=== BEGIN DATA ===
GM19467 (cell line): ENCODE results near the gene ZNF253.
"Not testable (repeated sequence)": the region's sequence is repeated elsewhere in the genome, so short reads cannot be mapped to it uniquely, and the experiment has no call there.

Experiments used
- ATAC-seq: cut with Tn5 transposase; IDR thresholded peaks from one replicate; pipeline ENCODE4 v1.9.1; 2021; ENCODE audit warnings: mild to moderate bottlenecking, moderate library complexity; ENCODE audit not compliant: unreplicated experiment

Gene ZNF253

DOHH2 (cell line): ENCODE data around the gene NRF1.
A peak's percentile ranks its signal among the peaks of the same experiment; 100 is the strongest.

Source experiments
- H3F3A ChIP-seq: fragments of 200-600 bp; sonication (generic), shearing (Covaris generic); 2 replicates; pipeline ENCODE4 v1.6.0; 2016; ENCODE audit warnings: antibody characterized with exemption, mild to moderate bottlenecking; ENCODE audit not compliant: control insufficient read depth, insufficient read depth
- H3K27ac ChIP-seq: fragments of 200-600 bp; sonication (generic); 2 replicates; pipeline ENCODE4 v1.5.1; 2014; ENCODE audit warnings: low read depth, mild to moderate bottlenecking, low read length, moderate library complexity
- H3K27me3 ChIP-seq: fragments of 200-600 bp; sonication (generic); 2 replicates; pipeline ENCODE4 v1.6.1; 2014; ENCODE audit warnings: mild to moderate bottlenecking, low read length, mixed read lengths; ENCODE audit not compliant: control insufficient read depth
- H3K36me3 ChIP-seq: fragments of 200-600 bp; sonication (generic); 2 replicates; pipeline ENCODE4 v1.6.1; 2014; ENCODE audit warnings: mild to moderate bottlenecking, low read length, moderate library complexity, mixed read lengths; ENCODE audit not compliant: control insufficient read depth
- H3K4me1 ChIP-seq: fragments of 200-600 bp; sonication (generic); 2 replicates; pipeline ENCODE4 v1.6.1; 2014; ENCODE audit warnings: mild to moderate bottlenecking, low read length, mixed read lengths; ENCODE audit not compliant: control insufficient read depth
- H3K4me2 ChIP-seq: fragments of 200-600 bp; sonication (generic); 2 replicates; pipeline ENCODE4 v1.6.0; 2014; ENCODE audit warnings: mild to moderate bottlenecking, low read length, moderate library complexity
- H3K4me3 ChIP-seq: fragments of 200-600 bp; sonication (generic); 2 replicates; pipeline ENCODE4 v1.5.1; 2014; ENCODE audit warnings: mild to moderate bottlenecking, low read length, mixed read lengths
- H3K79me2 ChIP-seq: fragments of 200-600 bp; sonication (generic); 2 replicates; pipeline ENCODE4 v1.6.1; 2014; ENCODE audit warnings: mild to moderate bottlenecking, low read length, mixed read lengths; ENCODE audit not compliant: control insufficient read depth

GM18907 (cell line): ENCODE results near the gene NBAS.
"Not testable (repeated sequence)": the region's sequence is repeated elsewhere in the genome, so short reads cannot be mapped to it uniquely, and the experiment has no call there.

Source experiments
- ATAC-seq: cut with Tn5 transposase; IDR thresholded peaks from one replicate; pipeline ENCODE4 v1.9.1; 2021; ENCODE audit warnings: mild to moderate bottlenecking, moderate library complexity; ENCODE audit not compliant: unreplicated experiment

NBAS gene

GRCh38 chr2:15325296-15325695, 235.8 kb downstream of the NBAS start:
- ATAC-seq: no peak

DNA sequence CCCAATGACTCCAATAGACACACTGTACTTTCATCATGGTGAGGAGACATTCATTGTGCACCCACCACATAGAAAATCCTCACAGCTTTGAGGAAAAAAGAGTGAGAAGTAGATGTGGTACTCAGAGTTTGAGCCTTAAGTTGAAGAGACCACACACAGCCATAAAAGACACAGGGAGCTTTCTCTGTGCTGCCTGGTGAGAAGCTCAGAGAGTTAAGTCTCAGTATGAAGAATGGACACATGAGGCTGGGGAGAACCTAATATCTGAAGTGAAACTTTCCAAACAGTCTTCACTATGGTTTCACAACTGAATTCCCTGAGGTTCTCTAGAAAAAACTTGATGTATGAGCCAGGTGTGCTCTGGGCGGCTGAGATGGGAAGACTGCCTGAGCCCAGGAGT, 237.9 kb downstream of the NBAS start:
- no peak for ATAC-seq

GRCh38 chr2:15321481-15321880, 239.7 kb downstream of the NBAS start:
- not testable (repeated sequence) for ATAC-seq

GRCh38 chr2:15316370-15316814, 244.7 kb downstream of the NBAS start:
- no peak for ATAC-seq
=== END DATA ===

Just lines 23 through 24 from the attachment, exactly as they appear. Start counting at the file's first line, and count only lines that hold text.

- ATAC-seq: no peak

DNA sequence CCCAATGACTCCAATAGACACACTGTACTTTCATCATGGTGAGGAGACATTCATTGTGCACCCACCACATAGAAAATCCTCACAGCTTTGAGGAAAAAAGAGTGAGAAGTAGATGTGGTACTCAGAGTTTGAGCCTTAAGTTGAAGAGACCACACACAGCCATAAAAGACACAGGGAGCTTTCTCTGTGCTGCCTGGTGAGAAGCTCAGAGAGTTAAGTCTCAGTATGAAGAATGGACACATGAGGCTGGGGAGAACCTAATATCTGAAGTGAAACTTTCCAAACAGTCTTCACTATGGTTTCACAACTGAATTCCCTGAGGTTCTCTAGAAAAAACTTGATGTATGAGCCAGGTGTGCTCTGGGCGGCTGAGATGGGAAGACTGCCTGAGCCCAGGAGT, 237.9 kb downstream of the NBAS start: